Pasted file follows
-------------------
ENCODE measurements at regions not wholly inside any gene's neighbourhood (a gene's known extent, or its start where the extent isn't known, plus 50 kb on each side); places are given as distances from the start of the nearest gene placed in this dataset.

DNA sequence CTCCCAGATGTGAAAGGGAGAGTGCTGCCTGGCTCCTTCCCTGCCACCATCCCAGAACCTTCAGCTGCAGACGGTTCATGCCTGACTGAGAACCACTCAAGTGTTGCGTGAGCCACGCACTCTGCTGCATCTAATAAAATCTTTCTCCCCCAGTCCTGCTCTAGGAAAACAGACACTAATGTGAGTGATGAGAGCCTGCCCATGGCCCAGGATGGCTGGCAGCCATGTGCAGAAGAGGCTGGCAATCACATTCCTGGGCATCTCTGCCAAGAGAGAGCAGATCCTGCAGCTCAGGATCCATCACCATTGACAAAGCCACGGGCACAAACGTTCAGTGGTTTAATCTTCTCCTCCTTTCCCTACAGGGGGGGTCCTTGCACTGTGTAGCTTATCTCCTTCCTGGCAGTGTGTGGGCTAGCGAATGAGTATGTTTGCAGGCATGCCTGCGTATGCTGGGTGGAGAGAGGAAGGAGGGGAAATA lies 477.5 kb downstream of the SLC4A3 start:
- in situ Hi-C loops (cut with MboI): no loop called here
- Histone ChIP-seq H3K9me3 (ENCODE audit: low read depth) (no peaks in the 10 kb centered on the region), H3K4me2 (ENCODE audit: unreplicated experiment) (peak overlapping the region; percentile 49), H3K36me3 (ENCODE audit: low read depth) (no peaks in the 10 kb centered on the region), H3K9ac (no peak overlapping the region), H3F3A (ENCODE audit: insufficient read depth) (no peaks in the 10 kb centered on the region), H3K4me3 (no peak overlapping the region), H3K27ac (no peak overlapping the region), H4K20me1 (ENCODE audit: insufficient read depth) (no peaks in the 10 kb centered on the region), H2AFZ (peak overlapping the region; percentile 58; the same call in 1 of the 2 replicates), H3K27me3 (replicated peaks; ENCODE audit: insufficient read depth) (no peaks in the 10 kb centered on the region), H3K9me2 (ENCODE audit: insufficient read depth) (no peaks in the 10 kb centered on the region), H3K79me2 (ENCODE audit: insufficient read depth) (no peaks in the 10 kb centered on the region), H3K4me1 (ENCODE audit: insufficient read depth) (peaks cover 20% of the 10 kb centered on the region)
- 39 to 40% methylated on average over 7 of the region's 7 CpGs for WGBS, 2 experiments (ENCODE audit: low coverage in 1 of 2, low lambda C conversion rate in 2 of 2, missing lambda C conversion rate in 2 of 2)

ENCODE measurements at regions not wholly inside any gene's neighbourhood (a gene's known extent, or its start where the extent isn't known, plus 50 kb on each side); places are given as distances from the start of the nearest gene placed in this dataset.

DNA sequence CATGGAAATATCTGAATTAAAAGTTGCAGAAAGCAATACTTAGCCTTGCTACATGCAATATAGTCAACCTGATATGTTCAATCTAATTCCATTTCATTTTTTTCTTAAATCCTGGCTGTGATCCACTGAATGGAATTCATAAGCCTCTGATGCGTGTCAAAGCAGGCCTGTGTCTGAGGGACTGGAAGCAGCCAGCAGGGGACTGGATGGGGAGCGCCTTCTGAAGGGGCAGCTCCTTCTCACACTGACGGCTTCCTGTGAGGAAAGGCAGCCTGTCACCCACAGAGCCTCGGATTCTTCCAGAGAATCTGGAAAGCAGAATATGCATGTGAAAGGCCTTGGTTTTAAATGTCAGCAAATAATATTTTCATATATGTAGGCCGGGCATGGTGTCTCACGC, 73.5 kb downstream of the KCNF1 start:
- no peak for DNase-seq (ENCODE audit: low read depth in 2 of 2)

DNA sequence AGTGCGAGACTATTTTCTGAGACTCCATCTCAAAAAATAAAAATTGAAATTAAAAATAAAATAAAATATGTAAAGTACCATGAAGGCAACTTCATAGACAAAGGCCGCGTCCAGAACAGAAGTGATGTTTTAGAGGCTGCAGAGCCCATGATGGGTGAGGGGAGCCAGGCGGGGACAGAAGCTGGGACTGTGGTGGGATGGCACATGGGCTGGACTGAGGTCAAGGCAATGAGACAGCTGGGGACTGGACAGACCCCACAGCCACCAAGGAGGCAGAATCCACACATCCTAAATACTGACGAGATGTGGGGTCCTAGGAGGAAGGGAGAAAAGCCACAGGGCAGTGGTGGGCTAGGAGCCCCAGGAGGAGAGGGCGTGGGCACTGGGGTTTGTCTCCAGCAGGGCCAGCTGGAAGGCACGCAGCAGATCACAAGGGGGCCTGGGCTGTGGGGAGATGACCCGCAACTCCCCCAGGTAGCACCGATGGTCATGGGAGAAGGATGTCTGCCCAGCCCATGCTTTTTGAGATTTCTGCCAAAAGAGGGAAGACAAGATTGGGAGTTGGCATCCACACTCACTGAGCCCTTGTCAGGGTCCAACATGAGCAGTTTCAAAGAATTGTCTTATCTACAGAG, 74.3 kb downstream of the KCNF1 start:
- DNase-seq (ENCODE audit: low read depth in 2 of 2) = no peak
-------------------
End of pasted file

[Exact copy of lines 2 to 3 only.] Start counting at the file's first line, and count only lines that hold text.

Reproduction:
DNA sequence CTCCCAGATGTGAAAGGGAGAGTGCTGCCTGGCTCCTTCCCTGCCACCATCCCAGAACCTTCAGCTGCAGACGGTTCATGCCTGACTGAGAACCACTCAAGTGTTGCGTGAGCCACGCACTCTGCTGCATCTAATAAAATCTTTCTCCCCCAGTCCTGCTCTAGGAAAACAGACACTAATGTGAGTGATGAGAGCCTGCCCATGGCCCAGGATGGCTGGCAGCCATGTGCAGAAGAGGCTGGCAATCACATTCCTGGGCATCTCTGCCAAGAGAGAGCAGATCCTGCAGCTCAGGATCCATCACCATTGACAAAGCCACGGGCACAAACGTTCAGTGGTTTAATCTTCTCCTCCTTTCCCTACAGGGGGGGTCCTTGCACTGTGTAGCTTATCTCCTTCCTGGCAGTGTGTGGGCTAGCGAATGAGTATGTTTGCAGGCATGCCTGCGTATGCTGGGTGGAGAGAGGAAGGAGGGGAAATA lies 477.5 kb downstream of the SLC4A3 start:
- in situ Hi-C loops (cut with MboI): no loop called here